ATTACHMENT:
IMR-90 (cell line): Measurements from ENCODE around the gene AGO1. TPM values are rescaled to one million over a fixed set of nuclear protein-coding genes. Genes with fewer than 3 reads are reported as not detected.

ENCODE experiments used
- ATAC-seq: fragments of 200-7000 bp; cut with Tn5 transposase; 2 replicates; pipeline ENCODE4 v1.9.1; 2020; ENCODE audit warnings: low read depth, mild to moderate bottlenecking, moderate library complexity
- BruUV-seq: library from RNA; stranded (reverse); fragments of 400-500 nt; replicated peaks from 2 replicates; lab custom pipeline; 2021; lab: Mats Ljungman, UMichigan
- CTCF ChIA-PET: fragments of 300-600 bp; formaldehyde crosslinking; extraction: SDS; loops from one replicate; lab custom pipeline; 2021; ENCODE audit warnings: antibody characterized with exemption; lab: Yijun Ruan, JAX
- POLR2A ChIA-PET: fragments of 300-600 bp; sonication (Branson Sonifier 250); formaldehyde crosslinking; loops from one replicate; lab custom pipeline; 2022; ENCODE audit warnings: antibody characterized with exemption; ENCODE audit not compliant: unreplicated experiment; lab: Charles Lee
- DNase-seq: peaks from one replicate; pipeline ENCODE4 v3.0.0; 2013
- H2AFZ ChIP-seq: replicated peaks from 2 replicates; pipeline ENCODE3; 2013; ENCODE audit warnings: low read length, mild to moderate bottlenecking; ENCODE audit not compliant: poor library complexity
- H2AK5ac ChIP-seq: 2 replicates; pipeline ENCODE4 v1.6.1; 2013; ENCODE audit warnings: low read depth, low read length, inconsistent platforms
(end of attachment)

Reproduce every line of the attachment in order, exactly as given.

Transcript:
IMR-90 (cell line): Measurements from ENCODE around the gene AGO1. TPM values are rescaled to one million over a fixed set of nuclear protein-coding genes. Genes with fewer than 3 reads are reported as not detected.

ENCODE experiments used
- ATAC-seq: fragments of 200-7000 bp; cut with Tn5 transposase; 2 replicates; pipeline ENCODE4 v1.9.1; 2020; ENCODE audit warnings: low read depth, mild to moderate bottlenecking, moderate library complexity
- BruUV-seq: library from RNA; stranded (reverse); fragments of 400-500 nt; replicated peaks from 2 replicates; lab custom pipeline; 2021; lab: Mats Ljungman, UMichigan
- CTCF ChIA-PET: fragments of 300-600 bp; formaldehyde crosslinking; extraction: SDS; loops from one replicate; lab custom pipeline; 2021; ENCODE audit warnings: antibody characterized with exemption; lab: Yijun Ruan, JAX
- POLR2A ChIA-PET: fragments of 300-600 bp; sonication (Branson Sonifier 250); formaldehyde crosslinking; loops from one replicate; lab custom pipeline; 2022; ENCODE audit warnings: antibody characterized with exemption; ENCODE audit not compliant: unreplicated experiment; lab: Charles Lee
- DNase-seq: peaks from one replicate; pipeline ENCODE4 v3.0.0; 2013
- H2AFZ ChIP-seq: replicated peaks from 2 replicates; pipeline ENCODE3; 2013; ENCODE audit warnings: low read length, mild to moderate bottlenecking; ENCODE audit not compliant: poor library complexity
- H2AK5ac ChIP-seq: 2 replicates; pipeline ENCODE4 v1.6.1; 2013; ENCODE audit warnings: low read depth, low read length, inconsistent platforms